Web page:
Date of Award

Summer 2019

Degree Type


Degree Name

Master of Science (MS)



Committee Chair

Alysia Cox

First Advisor

Katie Hailer

Second Advisor

Robert Pal


Throughout Silver Bow Creek’s history, consideration of the photosynthetic communities that make heterotrophic life possible have often been overlooked since macroinvertebrates made up a majority of ecosystem health assessments. Silver Bow Creek has had minimal biological research outside of macroinvertebrate surveys, especially as it pertains to photosynthetic organisms. This study assessed the photosynthetic communities of Silver Bow Creek and their limitations by limiting available light and comparing uptake of nutrients during a 23-day incubation experiment conducted at four sites along the flow of Silver Bow Creek and Blacktail Creek. At each site, nine one-liter microcosms, filled with creek water and divided evenly into three acrylic boxes, remained in the creek for 23 days. One of the boxes allowed 100% transmittance of visible light. The other two boxes restricted visible light to 54% transmittance and 6% transmittance. The boxes incubated in the creek for 23 days with samples withdrawn periodically to monitor for extracted chlorophyll a. Analysis of major anions and cations at the beginning and end of the experiment showed typical nutrient uptake. Despite anticipated light limitations, nutrient limitations, specifically phosphorus, had a stronger impact on total photosynthetic growth. Light did not limit total chlorophyll growth, instead light limited the chlorophyll growth rate. Together light and phosphorus created a biochemically dependent colimitation. At Slag Canyon, severe light limitation prevented oxygenation of microcosms and chemoautotrophic metabolisms took over reducing nitrate and sulfate. This experiment concluded that in Sliver Bow and Blacktail Creeks, light limited the primary production growth rate and phosphorus limited total possible photosynthesis.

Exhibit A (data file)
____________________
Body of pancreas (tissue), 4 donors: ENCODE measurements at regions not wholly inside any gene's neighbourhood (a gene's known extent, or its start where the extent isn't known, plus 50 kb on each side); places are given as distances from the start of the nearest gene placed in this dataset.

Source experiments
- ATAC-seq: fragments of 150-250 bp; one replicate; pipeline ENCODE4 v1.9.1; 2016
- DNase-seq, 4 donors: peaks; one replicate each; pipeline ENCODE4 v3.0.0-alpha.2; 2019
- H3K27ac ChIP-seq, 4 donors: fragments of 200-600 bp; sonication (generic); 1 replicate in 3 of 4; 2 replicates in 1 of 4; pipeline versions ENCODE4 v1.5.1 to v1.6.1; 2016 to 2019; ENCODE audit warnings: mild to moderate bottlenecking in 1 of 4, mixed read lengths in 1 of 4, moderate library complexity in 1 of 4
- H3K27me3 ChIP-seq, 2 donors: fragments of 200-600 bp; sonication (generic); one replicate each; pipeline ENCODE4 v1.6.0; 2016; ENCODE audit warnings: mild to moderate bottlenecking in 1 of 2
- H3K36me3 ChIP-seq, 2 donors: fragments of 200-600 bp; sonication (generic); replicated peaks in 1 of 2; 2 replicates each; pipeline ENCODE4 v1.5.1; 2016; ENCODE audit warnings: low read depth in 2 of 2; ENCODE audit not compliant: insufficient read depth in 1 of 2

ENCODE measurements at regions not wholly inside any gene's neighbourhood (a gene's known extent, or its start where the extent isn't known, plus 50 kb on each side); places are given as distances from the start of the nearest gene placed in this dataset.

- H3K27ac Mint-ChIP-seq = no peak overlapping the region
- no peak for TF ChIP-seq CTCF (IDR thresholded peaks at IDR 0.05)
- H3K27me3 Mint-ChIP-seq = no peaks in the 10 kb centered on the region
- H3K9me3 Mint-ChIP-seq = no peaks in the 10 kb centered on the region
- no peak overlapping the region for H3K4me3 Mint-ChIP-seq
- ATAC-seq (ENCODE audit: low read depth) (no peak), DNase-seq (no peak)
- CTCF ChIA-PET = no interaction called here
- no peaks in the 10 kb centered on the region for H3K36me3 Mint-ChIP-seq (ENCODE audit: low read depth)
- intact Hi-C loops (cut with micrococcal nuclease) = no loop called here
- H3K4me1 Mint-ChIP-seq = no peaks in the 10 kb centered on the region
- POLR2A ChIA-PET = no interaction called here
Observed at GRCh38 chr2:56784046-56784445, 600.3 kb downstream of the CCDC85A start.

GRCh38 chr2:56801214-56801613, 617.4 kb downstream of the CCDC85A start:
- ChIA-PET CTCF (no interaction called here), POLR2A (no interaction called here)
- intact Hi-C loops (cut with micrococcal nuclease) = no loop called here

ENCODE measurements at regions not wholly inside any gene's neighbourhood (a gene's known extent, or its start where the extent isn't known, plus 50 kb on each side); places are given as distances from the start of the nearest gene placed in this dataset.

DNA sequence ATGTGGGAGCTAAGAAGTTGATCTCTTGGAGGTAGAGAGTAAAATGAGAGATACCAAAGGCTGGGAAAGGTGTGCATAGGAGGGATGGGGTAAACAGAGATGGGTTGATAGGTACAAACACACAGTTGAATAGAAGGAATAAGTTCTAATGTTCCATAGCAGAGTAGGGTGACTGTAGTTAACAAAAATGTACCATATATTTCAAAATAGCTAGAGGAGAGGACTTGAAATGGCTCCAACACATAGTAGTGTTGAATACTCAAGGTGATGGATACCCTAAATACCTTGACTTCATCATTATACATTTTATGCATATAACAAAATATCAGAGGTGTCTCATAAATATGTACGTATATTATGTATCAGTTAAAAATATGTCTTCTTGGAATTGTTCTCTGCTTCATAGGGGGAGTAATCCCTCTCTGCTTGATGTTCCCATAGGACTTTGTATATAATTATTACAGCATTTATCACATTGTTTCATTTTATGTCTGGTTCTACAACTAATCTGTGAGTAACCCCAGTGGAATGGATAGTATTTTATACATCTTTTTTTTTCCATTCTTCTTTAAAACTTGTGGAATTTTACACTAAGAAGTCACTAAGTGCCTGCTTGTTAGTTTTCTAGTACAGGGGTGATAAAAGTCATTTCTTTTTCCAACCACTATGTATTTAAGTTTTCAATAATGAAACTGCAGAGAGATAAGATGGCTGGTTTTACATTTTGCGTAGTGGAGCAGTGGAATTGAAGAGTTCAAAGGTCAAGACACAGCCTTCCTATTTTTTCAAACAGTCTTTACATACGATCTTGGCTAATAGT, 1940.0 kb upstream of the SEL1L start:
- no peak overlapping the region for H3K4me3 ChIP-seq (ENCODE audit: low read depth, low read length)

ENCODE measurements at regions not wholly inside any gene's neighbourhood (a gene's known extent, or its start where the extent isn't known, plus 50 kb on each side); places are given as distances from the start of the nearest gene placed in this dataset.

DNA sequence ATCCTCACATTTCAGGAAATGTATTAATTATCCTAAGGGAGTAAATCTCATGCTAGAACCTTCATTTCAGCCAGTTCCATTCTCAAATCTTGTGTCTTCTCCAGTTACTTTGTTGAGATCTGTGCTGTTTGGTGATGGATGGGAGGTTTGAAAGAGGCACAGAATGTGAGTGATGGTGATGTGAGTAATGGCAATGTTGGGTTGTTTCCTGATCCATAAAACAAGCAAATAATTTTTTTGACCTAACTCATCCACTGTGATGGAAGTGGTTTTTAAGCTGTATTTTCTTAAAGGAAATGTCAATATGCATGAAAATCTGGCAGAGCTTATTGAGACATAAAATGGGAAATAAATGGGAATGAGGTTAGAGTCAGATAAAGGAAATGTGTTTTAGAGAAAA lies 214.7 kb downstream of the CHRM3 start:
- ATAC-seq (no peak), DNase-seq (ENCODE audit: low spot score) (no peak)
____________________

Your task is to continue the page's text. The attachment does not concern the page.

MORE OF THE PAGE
A thesis submitted in partial fulfillment of the requirements for the degree of Master of Science Geoscience: Geochemistry Option

Included in

Geochemistry Commons